August 20, 1979

In your letter of May 29, 1979 you inquired as to the application of the sales tax on meals to a rental charge of a private room which is used for serving meals, food or beverages. The charge for the room rental is separately stated from the food charges; e.g., room rental $50, food $100. Since the details were not given it shall be presumed that the food is furnished by the establishment from which the room is rented and that the parties have a prearranged plan for the provision of food.

Chapter 64H, Section 2 imposes a sales tax upon "tangible personal property" which is defined under Section 1(14) "as personal property of any nature consisting of any produce, goods, wares, merchandise and commodities. . . " Section 6(h) of Chapter 64H indicates that food served at a restaurant is tangible personal property. A "restaurant", defined in part as "any eating establishment where food, food products or beverages are provided", includes a private room.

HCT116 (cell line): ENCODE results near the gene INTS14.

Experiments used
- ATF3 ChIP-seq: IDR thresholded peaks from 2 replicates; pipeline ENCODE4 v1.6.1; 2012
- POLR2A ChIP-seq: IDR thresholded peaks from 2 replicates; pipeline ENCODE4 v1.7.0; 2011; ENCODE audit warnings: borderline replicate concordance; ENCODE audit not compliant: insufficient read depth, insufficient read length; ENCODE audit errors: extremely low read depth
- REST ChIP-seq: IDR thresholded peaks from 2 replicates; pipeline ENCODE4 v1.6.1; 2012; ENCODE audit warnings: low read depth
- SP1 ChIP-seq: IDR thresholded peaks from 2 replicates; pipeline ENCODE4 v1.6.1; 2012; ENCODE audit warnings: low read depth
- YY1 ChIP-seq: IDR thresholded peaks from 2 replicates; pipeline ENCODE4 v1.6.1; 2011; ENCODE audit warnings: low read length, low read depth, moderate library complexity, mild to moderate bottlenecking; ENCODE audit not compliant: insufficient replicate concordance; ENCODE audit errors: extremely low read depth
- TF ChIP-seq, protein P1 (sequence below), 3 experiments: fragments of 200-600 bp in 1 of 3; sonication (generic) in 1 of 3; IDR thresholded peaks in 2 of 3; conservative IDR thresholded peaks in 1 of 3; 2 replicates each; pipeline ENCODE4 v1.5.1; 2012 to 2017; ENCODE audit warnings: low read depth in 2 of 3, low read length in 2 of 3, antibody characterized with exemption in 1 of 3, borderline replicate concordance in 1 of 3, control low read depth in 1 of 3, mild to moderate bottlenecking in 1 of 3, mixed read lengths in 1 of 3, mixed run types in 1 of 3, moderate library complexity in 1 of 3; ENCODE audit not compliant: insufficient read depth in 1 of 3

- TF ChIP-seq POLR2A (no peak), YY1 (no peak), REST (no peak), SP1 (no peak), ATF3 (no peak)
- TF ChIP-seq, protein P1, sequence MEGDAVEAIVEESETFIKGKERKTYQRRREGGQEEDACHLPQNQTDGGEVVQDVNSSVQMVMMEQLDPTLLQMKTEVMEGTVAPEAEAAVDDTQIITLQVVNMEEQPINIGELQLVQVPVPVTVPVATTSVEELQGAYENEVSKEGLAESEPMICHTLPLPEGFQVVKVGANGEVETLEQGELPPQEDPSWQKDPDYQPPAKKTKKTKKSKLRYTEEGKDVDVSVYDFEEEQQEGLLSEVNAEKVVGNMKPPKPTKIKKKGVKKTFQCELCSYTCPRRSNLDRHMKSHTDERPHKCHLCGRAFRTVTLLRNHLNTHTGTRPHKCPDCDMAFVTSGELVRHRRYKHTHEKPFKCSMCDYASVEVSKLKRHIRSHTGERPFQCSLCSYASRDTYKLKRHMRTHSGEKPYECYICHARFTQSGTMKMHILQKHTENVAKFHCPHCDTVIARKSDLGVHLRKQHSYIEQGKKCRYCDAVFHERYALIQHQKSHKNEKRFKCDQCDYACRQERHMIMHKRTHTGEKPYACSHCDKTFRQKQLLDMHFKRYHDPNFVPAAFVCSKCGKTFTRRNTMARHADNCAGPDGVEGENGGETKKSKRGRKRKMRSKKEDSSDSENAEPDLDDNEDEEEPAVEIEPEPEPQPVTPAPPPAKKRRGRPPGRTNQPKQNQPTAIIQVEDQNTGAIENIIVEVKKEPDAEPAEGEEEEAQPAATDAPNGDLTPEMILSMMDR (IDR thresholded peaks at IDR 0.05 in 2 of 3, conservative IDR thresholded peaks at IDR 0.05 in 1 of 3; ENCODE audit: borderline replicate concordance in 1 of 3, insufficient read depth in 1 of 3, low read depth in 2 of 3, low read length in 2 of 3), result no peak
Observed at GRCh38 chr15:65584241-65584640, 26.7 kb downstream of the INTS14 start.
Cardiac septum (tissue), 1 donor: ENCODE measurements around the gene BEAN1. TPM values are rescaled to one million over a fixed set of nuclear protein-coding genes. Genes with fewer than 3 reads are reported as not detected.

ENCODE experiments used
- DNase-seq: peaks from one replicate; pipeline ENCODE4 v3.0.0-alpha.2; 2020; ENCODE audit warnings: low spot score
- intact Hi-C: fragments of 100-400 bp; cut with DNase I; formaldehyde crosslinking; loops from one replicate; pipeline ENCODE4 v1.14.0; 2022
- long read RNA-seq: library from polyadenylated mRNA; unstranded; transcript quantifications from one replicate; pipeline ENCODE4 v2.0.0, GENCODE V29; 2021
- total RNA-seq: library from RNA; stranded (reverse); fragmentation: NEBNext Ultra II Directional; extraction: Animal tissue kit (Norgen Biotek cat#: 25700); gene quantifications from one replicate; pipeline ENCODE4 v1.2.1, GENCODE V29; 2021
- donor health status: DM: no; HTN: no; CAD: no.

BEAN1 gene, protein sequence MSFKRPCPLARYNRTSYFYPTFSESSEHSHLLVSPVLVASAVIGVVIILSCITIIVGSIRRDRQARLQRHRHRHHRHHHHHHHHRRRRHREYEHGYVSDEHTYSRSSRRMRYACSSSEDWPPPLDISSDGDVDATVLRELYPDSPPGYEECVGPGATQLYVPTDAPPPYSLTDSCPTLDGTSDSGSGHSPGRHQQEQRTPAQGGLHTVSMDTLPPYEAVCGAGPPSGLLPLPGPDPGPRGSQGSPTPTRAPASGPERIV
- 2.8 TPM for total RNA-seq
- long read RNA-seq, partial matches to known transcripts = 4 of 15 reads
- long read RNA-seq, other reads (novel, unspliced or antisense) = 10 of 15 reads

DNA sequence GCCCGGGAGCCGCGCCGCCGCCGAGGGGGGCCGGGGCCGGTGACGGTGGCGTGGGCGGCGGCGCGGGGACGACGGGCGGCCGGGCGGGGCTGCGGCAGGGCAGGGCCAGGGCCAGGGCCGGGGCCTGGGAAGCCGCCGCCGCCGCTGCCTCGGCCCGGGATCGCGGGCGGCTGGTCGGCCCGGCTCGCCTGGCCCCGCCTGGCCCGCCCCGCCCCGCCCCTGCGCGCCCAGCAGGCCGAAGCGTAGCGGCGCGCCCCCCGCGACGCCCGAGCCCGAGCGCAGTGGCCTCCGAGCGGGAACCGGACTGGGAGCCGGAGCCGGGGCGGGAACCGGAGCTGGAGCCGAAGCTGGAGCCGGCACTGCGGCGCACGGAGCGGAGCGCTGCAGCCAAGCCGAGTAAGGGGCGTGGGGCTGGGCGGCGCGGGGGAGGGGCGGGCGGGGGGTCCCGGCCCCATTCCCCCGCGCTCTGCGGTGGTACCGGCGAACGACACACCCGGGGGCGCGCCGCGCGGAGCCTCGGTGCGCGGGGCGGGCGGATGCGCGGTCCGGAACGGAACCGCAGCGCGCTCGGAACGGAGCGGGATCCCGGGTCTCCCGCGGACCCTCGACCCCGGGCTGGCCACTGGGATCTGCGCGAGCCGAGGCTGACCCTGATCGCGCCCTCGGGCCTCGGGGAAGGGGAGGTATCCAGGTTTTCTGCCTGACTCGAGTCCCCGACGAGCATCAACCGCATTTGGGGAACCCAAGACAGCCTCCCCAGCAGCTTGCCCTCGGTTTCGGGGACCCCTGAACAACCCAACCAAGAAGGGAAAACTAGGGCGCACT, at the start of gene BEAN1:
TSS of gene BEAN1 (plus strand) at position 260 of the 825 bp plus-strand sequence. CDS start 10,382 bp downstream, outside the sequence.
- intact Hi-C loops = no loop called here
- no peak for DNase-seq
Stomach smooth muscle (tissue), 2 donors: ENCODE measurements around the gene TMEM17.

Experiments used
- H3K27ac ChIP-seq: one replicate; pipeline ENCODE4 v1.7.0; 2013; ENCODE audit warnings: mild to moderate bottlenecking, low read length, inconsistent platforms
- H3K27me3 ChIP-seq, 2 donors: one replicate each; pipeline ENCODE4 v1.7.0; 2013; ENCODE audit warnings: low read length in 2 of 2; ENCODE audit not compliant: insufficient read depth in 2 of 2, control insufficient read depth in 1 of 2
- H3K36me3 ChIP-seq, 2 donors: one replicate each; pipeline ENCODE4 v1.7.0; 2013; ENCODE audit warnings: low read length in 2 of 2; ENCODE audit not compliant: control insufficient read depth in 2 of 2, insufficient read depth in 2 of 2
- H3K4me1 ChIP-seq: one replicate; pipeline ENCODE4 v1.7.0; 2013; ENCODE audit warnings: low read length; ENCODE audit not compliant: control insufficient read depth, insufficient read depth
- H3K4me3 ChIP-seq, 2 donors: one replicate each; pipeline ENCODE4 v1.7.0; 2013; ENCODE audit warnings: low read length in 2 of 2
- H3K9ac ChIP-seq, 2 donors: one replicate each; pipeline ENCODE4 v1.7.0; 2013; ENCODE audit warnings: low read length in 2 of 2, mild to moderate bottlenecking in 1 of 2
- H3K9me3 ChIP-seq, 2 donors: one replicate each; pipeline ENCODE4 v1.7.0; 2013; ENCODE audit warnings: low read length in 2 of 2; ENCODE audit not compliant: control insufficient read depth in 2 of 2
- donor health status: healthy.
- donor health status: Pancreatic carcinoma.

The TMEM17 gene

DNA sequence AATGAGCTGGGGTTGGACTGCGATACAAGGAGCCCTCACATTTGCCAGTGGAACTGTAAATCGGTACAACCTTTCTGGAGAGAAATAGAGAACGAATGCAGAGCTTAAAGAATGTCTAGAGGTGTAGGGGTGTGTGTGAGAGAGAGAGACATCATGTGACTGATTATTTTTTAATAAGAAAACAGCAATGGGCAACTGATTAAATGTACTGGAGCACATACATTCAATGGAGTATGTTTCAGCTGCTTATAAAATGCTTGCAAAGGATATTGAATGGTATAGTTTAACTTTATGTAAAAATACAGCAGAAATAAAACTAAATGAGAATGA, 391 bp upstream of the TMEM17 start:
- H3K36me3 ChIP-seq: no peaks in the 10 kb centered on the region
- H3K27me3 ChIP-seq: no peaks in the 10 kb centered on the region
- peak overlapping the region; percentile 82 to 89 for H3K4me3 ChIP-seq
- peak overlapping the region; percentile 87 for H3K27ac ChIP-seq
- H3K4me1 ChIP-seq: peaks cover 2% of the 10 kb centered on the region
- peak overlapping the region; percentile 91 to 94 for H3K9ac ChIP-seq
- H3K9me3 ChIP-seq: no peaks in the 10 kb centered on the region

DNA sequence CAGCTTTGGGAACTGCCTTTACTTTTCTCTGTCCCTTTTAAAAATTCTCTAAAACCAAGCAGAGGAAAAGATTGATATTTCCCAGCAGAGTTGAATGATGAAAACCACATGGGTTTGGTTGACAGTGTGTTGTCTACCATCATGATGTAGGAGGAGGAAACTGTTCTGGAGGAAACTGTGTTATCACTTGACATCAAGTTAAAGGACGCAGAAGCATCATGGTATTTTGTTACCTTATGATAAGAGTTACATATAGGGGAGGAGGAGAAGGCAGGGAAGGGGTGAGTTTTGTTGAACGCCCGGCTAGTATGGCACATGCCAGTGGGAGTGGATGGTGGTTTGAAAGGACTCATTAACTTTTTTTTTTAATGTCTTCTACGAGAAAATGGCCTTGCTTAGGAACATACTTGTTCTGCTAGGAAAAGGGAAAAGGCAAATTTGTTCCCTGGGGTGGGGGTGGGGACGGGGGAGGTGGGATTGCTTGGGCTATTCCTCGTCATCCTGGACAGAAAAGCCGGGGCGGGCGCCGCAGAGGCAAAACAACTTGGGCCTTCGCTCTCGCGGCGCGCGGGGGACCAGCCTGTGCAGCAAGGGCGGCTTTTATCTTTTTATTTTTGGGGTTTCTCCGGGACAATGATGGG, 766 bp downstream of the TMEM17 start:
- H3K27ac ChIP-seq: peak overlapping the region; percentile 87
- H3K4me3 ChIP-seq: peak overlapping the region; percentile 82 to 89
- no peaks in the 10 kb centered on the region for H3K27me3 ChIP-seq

The issue before us is whether the sales tax is levied on the combined charges for the food and room rental or only on the food charges. `Sales price' which is the amount upon which the tax is imposed is defined in Chapter 64H, Section 1(14) as "the total amount paid by a purchaser to a vendor as consideration for a retail sale, valued in money or otherwise."

Based on the foregoing, it is ruled that where a purchaser rents a private room and arranges that the vendor of the room furnish food for consideration, the rental charge, whether separately stated or not, is part of the sales price of the food within the meaning of Chapter 64H, and is therefore subject to tax.

However, where a room is rented for purposes other than the serving of food with the incidental serving of light refreshments, for an additional charge, the tax is levied only on the price of the food.

Very truly yours,

/s/L. Joyce Hampers

L. Joyce Hampers
Commissioner of Revenue

LJH/RSF/jmp

LR 79-26